Hippocampal shrinkage is accelerated by four gene variants
Monday 16 April 2012
A new international study shows that four gene variants may speed shrinkage of the hippocampus in healthy humans. Scientists found that shrinkage in people with these variants accelerates by about four years on average. If such a person were to develop Alzheimer's, the disease would attack an already compromised hippocampus - leading to a more severe condition at a younger age.
"This is definitely a case of 'bigger is better'," said Dr. Charles DeCarli, co-leader of the study and Professor of Neurology at the University of California in Davis. "We already know that Alzheimer's disease causes much of its damage by shrinking hippocampus volume. If someone loses a greater-than-average amount of volume due to the gene variants we've identified, the hippocampus is more vulnerable to Alzheimer's.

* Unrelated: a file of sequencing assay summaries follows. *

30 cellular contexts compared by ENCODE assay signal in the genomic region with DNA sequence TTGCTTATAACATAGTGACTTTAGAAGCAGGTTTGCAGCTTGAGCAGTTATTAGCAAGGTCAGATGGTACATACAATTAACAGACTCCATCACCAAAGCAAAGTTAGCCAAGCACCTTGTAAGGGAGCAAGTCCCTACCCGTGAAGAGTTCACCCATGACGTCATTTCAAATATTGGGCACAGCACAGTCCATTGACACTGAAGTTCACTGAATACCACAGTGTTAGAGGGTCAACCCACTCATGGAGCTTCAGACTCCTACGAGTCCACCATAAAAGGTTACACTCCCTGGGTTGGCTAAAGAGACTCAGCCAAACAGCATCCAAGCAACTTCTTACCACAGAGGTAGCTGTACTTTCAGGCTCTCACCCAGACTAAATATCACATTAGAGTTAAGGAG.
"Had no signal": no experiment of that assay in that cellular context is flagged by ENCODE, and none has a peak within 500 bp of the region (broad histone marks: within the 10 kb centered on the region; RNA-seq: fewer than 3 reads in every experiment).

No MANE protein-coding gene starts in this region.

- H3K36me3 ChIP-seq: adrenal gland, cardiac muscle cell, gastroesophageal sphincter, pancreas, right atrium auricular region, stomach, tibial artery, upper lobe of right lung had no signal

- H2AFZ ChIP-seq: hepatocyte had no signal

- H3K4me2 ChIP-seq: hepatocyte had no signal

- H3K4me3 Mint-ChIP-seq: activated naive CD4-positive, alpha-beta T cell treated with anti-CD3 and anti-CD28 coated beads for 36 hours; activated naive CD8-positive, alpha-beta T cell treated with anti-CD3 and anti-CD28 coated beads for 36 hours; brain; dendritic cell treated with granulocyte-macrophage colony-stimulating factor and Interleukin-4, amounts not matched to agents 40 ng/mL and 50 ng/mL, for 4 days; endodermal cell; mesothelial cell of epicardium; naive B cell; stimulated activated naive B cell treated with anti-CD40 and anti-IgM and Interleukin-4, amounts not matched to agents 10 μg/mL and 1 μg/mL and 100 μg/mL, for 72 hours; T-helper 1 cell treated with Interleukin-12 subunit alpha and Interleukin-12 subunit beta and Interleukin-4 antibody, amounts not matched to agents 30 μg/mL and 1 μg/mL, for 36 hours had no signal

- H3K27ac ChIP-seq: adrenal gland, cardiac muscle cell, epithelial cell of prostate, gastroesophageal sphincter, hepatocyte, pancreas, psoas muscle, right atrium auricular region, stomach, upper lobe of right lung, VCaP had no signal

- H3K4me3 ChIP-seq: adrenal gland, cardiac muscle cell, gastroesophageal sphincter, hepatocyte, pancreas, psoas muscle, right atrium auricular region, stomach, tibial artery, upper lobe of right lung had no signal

"With this study, we have new evidence that aging, the hippocampus and memory are influenced by specific genes. Understanding how these genes affect the development and aging of the hippocampus may give us new tools to delay memory loss with advanced age and possibly reduce the impact of such diseases as Alzheimer's disease."
The research team hopes to find ways to protect the hippocampus from premature shrinkage or slow its decline by studying the normal regulation of the proteins coded by these genes.
This project involved more than 80 scientists at 71 institutions in eight countries. The study used a very large assemblage of genetic and disease data called the Cohorts for Heart and Aging Research in Genomic Epidemiology Consortium, or CHARGE. The consortium brings together several population-based cohorts in the United States and Europe.